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Snake River corridor elk numbers concern managers

Local News 8 – Nov 13, 2015

JACKSON, Wyo. – Wyoming Game and Fish biologists believe 900 to 1,000 elk are living in the Snake River corridor between Grand Teton National Park and the town of Wilson.

Game and Fish personnel used infrared cameras to count elk from the air.

Biologists and wardens believe that segment of the Jackson Elk Herd is rapidly growing, but say it has been difficult to get a good count since the area is dominated by private land.  Traditional aerial surveys were also hampered by dense tree canopy.  Wildlife managers try not to conduct low elevation aerial surveys to avoid disturbing private landowners.

The infrared aerial surveys are flown at approximately 3,000 feet in a fixed-wing aircraft.  The infrared camera shows heat signatures given off by the animals, even through thick vegetation.

The recent survey resulted in a count of 840 animals.  Wildlife managers said some animals were missed, but believe it revealed at least 90 percent of the animals present.

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Pheasant release site serves youth hunters

By Rich Landers The Spokesman-Review Nov 13, 2015

A youth pheasant hunting area stocked with birds raised by volunteers has been designated in the Palouse River area of Idaho.

Hunters age 15 and under who have completed a hunter education course and are accompanied by an adult with a hunting license can hunt the area, said organizer Jim Hagedorn of The Gamebird Foundation.

The group along with the Idaho Department of Fish and Game have planted 150 rooster pheasants in the area, which will be open for youth hunters through December.

The hunters must sign in at the access point. Call for directions (208) 883-3423.

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Photo to Share:

Out the living room Window

Nov 9, 2015


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Weekly Fish and Wildlife News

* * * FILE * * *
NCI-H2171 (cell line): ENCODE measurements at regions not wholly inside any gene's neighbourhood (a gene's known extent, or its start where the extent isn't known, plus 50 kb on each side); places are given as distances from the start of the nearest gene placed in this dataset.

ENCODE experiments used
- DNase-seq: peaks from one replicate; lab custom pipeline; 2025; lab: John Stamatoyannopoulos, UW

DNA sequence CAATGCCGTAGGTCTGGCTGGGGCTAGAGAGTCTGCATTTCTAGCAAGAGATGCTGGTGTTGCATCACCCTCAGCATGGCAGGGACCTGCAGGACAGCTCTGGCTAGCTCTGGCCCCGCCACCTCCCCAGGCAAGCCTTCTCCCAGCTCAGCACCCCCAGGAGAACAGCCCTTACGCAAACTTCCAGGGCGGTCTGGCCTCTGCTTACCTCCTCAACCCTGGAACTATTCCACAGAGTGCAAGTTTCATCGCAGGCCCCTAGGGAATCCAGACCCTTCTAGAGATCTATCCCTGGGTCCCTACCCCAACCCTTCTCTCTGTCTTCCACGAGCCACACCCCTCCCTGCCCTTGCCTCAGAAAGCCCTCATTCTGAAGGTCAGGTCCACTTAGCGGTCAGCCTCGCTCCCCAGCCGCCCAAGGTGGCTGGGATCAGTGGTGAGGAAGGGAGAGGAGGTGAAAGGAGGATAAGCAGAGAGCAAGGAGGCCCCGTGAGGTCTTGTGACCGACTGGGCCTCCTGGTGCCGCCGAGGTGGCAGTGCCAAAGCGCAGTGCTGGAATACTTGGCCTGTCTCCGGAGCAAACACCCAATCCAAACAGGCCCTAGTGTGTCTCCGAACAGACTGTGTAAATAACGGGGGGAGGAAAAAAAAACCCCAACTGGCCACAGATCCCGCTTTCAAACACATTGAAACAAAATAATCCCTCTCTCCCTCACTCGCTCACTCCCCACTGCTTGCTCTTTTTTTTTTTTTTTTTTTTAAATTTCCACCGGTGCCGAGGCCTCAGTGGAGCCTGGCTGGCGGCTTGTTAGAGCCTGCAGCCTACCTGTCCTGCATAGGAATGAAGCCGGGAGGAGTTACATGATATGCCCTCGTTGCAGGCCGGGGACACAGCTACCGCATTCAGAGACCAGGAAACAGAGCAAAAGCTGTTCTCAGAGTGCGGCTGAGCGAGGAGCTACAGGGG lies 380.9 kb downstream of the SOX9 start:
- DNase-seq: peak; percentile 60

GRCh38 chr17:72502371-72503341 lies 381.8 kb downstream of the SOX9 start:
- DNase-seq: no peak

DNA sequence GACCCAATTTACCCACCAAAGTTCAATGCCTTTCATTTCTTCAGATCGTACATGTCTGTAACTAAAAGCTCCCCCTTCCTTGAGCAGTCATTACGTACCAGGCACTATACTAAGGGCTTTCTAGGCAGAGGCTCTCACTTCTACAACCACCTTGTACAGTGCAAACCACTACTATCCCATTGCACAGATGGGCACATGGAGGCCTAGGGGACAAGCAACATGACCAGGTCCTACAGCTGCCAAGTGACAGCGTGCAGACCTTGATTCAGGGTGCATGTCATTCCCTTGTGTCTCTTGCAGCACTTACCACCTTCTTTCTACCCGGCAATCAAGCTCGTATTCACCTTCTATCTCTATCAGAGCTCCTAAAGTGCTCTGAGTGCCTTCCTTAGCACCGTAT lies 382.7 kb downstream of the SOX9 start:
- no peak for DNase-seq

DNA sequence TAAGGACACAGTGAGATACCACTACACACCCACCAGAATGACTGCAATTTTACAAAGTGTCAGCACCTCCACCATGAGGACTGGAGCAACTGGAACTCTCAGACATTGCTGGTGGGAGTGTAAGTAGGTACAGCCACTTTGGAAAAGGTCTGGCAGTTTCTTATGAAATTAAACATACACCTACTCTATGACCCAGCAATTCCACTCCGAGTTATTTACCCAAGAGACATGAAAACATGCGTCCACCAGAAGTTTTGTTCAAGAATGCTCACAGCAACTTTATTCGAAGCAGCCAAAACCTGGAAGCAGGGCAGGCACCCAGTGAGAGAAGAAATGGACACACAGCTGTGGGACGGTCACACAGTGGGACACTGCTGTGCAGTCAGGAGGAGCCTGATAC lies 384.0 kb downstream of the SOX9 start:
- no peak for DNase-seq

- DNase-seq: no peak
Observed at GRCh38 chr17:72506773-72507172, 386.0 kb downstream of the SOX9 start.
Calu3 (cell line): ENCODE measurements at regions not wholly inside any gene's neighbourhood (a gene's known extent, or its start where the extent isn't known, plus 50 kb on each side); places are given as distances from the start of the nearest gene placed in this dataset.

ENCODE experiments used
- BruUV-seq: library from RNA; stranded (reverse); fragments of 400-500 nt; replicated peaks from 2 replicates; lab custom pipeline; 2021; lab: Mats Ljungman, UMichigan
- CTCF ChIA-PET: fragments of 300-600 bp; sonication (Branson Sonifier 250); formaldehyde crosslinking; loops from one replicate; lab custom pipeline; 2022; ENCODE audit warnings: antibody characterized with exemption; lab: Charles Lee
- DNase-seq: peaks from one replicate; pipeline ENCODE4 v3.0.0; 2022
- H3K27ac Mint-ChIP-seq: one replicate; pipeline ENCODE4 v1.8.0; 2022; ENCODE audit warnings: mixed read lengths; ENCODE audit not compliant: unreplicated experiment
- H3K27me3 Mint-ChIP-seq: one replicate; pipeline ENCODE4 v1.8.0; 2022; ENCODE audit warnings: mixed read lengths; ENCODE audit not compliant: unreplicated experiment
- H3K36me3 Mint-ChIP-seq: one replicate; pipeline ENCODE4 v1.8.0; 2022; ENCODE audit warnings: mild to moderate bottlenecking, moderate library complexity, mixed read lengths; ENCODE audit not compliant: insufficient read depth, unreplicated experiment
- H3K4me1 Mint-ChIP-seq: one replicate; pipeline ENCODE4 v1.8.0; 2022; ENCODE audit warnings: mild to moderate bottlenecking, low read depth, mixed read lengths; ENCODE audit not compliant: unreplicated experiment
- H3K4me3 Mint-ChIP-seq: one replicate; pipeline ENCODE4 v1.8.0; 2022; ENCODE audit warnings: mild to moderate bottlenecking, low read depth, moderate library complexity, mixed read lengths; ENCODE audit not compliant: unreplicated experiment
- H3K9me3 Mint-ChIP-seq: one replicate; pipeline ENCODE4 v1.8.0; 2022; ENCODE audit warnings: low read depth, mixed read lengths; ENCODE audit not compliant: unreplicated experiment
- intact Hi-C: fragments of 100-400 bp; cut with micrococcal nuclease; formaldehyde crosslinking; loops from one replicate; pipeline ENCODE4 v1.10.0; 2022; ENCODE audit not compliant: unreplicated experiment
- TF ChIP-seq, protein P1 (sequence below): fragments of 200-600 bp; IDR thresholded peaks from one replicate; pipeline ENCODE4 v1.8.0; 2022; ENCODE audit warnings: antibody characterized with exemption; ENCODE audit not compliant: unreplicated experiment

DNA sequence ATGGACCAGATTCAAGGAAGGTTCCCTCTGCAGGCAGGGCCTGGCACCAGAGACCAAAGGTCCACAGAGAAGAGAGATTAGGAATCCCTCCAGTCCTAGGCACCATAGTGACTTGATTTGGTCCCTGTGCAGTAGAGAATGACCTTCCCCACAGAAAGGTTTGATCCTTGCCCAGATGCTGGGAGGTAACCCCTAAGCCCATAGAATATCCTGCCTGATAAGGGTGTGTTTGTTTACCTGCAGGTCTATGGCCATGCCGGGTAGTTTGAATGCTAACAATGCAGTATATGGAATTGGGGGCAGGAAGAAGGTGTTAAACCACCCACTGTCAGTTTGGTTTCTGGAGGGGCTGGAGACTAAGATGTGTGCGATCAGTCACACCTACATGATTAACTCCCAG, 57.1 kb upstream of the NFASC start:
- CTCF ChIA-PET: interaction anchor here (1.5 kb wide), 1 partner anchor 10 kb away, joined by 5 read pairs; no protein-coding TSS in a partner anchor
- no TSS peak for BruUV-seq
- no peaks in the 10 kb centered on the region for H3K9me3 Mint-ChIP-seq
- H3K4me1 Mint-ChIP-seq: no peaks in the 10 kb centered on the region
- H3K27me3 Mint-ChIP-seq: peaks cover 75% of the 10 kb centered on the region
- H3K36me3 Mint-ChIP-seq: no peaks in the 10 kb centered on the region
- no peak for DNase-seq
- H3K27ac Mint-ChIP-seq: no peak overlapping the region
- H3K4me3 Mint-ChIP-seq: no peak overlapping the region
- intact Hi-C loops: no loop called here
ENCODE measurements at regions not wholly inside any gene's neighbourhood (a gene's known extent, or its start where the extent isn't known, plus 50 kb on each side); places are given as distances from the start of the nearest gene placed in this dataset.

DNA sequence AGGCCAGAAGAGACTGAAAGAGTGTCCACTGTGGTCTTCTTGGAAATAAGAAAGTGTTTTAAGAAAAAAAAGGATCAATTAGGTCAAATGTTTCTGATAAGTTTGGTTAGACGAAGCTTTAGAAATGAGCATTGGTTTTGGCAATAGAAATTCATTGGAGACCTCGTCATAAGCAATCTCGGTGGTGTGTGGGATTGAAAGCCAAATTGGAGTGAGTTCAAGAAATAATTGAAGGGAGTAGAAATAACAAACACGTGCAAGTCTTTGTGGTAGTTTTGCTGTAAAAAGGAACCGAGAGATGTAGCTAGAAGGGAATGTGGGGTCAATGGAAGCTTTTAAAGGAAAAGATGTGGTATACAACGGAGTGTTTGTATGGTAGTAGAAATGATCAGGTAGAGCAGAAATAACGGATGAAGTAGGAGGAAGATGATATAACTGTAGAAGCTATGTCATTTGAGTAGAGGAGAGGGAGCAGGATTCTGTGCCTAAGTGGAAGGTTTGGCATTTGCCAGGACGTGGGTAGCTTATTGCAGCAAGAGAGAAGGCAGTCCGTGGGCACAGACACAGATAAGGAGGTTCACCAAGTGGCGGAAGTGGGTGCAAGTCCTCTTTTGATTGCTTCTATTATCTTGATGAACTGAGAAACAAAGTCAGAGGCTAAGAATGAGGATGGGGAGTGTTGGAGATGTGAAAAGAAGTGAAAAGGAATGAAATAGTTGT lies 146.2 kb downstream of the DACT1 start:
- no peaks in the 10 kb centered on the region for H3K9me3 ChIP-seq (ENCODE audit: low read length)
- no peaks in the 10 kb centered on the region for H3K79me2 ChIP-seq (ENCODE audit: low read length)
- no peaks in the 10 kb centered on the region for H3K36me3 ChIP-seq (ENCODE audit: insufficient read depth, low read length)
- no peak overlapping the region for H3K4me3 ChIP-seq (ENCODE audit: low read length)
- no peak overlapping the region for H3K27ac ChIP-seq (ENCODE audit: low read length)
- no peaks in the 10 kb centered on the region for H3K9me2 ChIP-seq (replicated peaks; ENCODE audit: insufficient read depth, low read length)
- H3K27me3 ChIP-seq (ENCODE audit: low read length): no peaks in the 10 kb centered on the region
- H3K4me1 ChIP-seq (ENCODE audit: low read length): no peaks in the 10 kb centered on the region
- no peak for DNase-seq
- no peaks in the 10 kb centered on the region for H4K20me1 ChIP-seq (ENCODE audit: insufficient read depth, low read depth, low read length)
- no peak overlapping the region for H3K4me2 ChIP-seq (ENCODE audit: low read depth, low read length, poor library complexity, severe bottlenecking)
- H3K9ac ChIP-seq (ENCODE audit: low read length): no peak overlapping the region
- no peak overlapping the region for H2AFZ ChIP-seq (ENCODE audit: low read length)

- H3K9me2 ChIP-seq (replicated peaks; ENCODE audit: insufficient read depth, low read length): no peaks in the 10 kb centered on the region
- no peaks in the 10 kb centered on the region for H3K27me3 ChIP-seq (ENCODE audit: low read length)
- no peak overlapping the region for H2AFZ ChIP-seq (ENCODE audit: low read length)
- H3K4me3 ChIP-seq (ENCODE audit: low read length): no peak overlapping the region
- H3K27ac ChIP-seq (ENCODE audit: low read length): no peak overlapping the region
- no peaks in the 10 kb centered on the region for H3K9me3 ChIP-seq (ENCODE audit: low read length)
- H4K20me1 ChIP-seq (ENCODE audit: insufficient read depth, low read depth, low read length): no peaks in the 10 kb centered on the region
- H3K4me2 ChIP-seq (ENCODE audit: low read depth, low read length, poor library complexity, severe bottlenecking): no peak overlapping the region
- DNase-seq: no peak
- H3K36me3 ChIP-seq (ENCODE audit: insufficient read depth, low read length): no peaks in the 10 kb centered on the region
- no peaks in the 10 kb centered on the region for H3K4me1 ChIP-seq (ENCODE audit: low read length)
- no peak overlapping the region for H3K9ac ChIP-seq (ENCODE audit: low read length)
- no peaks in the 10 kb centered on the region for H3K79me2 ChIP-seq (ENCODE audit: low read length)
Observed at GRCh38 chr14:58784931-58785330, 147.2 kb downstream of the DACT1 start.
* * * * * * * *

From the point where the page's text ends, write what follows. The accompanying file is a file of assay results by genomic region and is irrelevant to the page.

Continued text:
November 13, 2015
Issue No. 771

Table of Contents:

* 2015 Fall Chinook Return Breaking Records From Bonneville To Hanford Reach To Lower Granite

* Study Identifies Healthy Population Of ESA-Listed Bull Trout In Metolius River/Lake Billy Chinook

* Climate Conference: Higher Temperatures For PNW New Normal No Matter What Happens With Greenhouse Gases

* Oregon De-Lists Wolves From State Endangered Species Act; Federal ESA Still Applies In Most Of State

* Steelhead From Hells Canyon To Be Trucked To Boise River For Holiday Fishing

* WDFW Seeks Support For Steelhead License Plate To Raise Revenue To Conserve Native Steelhead

* NOAA Fisheries Releases Draft EIS For Puget Sound Winter Steelhead Hatcheries

* EPA Awards Environmental Education Grants To Three Pacific Northwest Organizations

* Study: Sixth Grade Science Textbooks Portray Climate Change As Matter Of Opinion, Not Scientific Fact

* Hanford’s Historic B Reactor, Part Of Manhattan Project, Now A National Historical Park

Fun Critter Stuff:

4 masked bandits caught in Oregon art gallery

David Davis, Statesman Journal November 12, 2015


NEWPORT, Ore. — Newport Police were called to the Inscapes Gallery on the Newport bayfront just after midnight Wednesday on a report of suspicious activity.

After arriving, police found four raccoon had entered the business.

We’ll let the Newport Police Department tell the rest of the story:

“Four masked bandits burglarized Inscapes Gallery on SW Bay Blvd recently. Officers responded to a report of suspicious activity after midnight and cornered the suspects immediately upon entering the business. The suspects, known only by their street names of ‘Home Dog’, ‘Da Nails’, ‘Squeaky Feets’, and ‘2-Toes Todd’, attempted to elude officers on scene. After a brief scuffle, all suspects were captured without further incident or injuries.

‘Squeaky Feets’ told officers they had no intention of taking anything from the gallery; they were only trying to straighten a few pieces of art on the wall. Tell it to the judge, ‘Feets’. Tell it to the judge.”


Fish & Game News:


Now online! (Updated every day or two.)

Thanks for sharing news and photos for the YPTimes.